An allergic response develops when the immune system "overreacts" to a particular foreign material, which is called an allergen. Common allergens are pollens, molds, food proteins, and flea saliva. In animals, allergens often enter the body through breathing or eating, or via flea bites. Allergens can also enter directly through the skin; a common example in people is a reaction to poison ivy, but such contact allergies are unusual in pets.
When an allergen enters the bloodstream, the body produces specific antibodies that "target" the foreign material. This causes specialized white blood cells to release many substances that result in an allergic response. One of the most common of these substances is histamine, which is why antihistamines (eg, diphenhydramine) are sometimes used for treatment.
When people breathe in allergens such as pollen, they typically get hay fever. When pets breathe in these allergens, instead of a stuffy nose or runny eyes, they get a condition called atopy, which results in skin irritation and itching. Many allergic pets begin to show signs when they are as young as 6-7 months, and almost all show signs by the time they are 3-5 years old. Typically, the skin irritation and itching begins as a seasonal problem in the spring or summer, but many pets eventually become allergic year round. The location of the irritation and itching tends to vary depending on the cause. Inhaled allergens usually cause problems around the face, feet, and "arm pits," although other areas of the body can be affected. Food allergies usually cause skin irritation around the head and neck. Flea allergy often develops first in areas where fleas are commonly found, especially the rump, tail, and groin areas.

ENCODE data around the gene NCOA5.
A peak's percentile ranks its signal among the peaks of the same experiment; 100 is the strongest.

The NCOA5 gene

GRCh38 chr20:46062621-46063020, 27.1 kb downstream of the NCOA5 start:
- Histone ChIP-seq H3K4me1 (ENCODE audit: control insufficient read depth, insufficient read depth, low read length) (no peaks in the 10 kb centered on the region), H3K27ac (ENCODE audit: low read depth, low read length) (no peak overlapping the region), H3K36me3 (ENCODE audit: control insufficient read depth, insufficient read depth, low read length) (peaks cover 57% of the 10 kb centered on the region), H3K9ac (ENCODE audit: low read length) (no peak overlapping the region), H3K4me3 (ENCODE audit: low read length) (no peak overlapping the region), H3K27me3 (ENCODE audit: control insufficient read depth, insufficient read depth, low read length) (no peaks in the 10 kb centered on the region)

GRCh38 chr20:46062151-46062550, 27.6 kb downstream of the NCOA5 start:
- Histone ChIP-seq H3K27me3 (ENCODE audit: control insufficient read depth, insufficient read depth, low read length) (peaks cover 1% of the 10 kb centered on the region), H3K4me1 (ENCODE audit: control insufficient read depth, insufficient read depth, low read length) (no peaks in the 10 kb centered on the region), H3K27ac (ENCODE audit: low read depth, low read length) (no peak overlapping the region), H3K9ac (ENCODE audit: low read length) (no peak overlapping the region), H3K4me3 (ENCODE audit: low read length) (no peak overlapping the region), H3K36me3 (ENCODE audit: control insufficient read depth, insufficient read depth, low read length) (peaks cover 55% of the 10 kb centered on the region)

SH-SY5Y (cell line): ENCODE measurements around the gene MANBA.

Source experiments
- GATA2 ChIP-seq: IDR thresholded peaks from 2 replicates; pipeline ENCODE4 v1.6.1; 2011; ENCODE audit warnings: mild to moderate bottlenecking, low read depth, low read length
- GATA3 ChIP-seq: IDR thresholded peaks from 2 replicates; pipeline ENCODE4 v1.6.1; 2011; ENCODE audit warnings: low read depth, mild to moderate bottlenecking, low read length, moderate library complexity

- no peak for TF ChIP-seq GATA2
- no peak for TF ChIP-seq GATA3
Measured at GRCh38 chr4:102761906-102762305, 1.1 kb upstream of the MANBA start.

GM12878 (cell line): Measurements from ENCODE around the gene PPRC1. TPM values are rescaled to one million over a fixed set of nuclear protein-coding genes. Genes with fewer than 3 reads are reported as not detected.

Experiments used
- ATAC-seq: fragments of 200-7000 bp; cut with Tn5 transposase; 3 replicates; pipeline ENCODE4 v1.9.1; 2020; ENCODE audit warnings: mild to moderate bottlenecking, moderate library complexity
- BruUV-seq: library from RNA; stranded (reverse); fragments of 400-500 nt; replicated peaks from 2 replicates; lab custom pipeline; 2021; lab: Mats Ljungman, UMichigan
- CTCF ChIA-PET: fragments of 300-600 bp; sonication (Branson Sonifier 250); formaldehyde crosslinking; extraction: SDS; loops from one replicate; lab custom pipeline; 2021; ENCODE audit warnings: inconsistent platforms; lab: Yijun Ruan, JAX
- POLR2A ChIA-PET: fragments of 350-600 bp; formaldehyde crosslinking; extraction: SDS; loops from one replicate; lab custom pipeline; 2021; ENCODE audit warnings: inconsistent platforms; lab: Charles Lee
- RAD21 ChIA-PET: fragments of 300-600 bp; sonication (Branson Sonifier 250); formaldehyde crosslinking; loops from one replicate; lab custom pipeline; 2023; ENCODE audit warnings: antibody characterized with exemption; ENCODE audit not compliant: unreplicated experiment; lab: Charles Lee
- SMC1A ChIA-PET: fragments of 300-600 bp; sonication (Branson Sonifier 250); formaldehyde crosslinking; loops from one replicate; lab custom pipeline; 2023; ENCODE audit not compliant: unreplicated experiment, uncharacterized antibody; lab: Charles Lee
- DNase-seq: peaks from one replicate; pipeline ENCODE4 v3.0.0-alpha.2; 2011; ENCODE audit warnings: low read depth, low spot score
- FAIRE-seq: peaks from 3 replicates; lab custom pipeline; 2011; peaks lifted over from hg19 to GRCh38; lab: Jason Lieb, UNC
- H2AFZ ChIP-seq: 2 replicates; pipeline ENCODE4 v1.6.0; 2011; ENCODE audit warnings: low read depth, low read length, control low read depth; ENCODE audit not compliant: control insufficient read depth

Allergies can cause your pet to lick and scratch incessantly, leading to skin rashes and serious infections. You can help your veterinarian identify the cause of the problem by keeping track of when the problem started and how (if) it changes over time. Once your veterinarian establishes the cause of the allergy, he or she can determine the best treatment for the allergy. Antihistamines and corticosteroids are often used to combat itching and inflammation. Your pet may need a restricted or special diet to avoid exposure to food allergens. In some cases, your veterinarian may recommend a series of shots meant to gradually desensitize your pet to the offending allergen(s).